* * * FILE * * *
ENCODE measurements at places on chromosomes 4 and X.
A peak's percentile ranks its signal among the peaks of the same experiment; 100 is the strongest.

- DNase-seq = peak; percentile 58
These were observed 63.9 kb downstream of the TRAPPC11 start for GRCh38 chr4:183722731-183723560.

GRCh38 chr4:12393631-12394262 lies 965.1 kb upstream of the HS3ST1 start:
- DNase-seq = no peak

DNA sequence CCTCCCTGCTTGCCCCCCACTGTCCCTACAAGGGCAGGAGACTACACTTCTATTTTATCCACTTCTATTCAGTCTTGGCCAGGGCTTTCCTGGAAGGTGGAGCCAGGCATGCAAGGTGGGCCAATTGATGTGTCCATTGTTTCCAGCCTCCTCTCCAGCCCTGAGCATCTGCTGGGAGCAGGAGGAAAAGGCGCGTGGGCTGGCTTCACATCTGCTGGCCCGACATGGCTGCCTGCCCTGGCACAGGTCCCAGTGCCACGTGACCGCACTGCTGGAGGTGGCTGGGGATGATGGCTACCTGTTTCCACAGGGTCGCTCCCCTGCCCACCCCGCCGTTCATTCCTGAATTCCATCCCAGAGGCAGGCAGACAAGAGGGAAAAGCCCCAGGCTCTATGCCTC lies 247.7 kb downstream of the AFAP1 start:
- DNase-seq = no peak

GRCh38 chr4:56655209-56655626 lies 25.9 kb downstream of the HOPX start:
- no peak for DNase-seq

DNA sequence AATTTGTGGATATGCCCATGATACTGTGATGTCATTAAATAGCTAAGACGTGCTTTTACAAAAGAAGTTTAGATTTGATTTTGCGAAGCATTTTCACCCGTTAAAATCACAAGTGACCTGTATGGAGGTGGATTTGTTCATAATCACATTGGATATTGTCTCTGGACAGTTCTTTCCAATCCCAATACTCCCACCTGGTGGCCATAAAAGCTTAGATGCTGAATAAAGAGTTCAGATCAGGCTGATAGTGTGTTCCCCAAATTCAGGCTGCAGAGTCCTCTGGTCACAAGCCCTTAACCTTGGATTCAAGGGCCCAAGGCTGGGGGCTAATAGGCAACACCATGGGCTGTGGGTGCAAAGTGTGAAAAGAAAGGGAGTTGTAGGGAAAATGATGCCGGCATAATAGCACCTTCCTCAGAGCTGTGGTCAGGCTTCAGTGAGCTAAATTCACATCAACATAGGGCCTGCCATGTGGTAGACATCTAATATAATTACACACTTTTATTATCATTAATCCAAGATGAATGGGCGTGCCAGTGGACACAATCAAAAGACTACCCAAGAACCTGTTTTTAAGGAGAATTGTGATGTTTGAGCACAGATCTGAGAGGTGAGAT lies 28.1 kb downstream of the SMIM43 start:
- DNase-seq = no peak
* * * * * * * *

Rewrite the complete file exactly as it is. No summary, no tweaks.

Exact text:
ENCODE measurements at places on chromosomes 4 and X.
A peak's percentile ranks its signal among the peaks of the same experiment; 100 is the strongest.

- DNase-seq = peak; percentile 58
These were observed 63.9 kb downstream of the TRAPPC11 start for GRCh38 chr4:183722731-183723560.

GRCh38 chr4:12393631-12394262 lies 965.1 kb upstream of the HS3ST1 start:
- DNase-seq = no peak

DNA sequence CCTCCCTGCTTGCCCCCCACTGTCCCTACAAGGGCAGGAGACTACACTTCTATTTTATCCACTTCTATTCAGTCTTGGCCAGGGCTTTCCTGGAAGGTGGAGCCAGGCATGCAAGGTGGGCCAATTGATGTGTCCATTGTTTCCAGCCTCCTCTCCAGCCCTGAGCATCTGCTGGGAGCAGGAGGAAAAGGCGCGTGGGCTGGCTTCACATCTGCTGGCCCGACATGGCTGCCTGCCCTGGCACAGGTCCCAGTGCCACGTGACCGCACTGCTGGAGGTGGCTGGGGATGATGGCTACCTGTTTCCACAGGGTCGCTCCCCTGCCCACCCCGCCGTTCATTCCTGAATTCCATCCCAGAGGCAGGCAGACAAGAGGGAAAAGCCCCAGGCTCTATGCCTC lies 247.7 kb downstream of the AFAP1 start:
- DNase-seq = no peak

GRCh38 chr4:56655209-56655626 lies 25.9 kb downstream of the HOPX start:
- no peak for DNase-seq

DNA sequence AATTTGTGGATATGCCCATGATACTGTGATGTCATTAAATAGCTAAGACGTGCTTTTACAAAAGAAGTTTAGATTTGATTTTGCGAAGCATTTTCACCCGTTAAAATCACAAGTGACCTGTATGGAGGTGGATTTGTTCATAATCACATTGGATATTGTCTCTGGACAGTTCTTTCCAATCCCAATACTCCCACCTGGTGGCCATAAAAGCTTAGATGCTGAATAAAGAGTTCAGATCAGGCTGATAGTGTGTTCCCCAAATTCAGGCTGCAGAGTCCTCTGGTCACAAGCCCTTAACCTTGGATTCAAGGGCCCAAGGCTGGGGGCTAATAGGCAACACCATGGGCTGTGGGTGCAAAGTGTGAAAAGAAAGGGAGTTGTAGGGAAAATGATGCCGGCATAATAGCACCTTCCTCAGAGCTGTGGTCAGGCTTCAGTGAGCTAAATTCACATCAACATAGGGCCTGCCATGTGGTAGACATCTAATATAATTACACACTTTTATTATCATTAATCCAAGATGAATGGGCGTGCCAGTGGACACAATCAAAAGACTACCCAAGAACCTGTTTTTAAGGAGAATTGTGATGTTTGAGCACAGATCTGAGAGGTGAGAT lies 28.1 kb downstream of the SMIM43 start:
- DNase-seq = no peak